Column: If you have Netflix, watch 1967’s ‘Bonnie and Clyde’

Adam Tumino

An American classic is available to stream for those who are subscribed to Netflix.

It is Arthur Penn’s 1967 film “Bonnie and Clyde.” This is not just one of the most entertaining movies ever made, but also one of the most influential.

Based on the true story that many people are aware of, it follows young criminals Clyde Barrow and Bonnie Parker as they become famous robbing banks throughout the Great Plains during the Great Depression.

Faye Dunaway and Warren Beatty star as Bonnie and Clyde, Michael J. Pollard as their getaway driver CW Moss, Gene Hackman as Clyde’s brother Buck and Estelle Parsons as Buck’s wife Blanche.

The Barrow gang becomes hated by the authorities and also become heroes of sorts for lower-class Americans who feel betrayed by banks during the Depression.

As the police begin to close in on the crew, the violence increases until the film’s final scene. What happens in this scene will not be a surprise to people familiar with the true story of Bonnie and Clyde, but it still feels shocking nearly 54 years later.

When viewed on its own, the movie is highly entertaining and features some excellent performances. Dunaway and Beatty are very effective as the title characters.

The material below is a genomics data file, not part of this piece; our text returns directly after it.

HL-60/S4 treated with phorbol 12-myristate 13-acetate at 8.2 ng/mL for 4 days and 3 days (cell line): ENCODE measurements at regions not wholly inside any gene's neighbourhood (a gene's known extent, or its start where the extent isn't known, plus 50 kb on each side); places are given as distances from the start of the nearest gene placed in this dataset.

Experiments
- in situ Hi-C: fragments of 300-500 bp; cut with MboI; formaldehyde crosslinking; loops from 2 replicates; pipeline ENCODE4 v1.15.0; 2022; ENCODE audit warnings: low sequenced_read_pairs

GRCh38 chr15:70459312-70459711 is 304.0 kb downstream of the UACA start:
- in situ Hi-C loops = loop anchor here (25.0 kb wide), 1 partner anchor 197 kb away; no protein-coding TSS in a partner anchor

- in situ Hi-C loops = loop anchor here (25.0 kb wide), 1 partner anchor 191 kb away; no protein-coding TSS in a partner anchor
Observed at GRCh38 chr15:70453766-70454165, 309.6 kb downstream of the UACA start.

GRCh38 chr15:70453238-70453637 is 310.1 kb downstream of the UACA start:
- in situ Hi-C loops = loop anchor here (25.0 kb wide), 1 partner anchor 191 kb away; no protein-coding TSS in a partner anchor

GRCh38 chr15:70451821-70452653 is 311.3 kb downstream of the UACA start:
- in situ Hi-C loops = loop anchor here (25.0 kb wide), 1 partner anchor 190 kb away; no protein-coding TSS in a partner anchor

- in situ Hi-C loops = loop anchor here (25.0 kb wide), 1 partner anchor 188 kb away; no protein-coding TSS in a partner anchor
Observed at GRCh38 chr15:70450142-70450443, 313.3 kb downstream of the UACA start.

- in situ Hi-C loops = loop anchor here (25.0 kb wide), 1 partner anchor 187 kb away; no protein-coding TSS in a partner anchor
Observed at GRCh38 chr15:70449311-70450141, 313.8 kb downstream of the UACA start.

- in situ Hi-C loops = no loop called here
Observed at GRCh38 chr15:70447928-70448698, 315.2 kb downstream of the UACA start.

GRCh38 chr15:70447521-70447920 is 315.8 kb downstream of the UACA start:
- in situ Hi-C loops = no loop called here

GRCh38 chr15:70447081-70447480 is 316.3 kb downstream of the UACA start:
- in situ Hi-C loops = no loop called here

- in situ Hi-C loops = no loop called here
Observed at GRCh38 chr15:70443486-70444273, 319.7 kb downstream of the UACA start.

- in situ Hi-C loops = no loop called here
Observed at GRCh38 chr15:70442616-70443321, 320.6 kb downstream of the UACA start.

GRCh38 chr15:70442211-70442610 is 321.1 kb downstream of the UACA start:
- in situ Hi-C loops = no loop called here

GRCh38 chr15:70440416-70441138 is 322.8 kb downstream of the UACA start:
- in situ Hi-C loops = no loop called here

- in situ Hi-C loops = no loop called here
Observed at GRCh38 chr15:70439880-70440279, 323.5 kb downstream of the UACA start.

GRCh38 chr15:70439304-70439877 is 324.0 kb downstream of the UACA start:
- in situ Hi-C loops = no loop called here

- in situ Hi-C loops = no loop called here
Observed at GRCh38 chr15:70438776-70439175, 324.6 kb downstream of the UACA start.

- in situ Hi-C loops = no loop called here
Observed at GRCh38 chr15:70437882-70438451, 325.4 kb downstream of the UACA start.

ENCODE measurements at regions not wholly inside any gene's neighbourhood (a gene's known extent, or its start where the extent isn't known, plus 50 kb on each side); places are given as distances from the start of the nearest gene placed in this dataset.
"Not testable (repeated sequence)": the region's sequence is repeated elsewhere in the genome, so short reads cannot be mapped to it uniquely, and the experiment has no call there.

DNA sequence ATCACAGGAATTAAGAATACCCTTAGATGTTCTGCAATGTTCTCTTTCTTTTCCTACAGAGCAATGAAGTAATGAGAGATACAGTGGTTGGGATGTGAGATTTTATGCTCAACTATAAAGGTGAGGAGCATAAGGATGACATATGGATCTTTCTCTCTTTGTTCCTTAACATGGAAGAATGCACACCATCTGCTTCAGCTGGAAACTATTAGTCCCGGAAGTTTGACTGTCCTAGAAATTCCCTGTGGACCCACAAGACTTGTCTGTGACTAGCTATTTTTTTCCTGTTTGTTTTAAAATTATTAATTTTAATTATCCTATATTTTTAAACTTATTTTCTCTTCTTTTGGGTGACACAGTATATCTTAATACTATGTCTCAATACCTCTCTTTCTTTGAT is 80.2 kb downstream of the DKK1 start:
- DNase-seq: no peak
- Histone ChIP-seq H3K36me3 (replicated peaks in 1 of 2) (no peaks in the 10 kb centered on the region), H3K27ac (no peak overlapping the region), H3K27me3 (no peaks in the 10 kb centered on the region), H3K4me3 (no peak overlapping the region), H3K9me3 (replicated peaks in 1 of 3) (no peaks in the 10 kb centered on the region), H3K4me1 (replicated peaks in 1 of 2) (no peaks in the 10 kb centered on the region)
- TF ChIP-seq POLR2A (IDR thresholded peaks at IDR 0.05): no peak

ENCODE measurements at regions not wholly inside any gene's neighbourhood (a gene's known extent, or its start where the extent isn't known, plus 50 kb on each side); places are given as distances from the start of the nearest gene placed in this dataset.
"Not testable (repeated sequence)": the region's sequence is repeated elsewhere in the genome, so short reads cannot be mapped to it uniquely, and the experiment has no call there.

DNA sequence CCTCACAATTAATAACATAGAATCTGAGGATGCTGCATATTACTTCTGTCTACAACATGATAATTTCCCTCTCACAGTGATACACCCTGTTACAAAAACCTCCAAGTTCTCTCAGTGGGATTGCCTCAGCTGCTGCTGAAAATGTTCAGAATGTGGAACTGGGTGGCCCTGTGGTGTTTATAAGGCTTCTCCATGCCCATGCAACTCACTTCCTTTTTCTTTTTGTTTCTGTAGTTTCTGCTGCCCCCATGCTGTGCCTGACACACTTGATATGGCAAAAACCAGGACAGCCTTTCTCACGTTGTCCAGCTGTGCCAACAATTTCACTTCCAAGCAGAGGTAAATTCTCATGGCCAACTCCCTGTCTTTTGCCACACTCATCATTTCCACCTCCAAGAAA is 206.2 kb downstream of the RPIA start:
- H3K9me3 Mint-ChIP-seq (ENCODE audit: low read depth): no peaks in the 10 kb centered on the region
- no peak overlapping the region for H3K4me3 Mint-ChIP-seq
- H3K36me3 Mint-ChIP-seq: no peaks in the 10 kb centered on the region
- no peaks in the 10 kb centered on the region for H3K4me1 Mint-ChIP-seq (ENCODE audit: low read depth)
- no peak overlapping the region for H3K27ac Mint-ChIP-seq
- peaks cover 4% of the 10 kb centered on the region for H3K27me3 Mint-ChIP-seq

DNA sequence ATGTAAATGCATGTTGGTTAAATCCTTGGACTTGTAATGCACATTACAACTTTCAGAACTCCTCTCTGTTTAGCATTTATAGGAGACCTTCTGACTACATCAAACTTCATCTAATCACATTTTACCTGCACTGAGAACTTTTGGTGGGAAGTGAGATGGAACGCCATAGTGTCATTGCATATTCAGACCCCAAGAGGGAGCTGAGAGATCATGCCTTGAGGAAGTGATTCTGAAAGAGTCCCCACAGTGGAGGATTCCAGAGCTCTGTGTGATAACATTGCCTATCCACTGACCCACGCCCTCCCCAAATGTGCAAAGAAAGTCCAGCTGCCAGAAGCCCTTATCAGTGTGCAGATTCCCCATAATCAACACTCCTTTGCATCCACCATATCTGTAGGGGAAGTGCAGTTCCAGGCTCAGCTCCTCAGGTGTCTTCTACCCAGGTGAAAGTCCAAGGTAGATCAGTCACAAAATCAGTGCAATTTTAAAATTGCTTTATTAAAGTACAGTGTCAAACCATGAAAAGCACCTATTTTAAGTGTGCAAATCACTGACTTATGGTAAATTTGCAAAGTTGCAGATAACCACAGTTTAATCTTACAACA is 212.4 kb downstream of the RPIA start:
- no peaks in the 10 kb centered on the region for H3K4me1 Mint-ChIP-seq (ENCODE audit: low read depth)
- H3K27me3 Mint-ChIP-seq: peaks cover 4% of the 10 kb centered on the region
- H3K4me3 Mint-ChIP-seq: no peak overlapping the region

For Hackman, this was a breakout role of sorts. It earned him an Oscar nomination for Best Supporting Actor, the first of five Oscar nominations in his outstanding career.

In fact, all five of the top-billed actors in “Bonnie and Clyde” earned Oscar nominations for the film, with Parsons winning for Best Supporting Actress.

But “Bonnie and Clyde” is more than just a movie.

It was a major landmark for American movies, handling violence and sex in a way that most movies had not to that point.

It is credited with being one of the first movies of the New Hollywood era, which extended through the 1970s.

“Bonnie and Clyde” was also considered to be a film that represented the anti-established counterculture in America during the Vietnam era.

Later films like 1969’s “Easy Rider” expanded on this, but the impact of “Bonnie and Clyde” cannot be ignored.

It changed the trajectory of American movies, and did so in a very entertaining way.

 

Adam Tumino is a senior journalism major. He can be reached at 581-2812 or [email protected]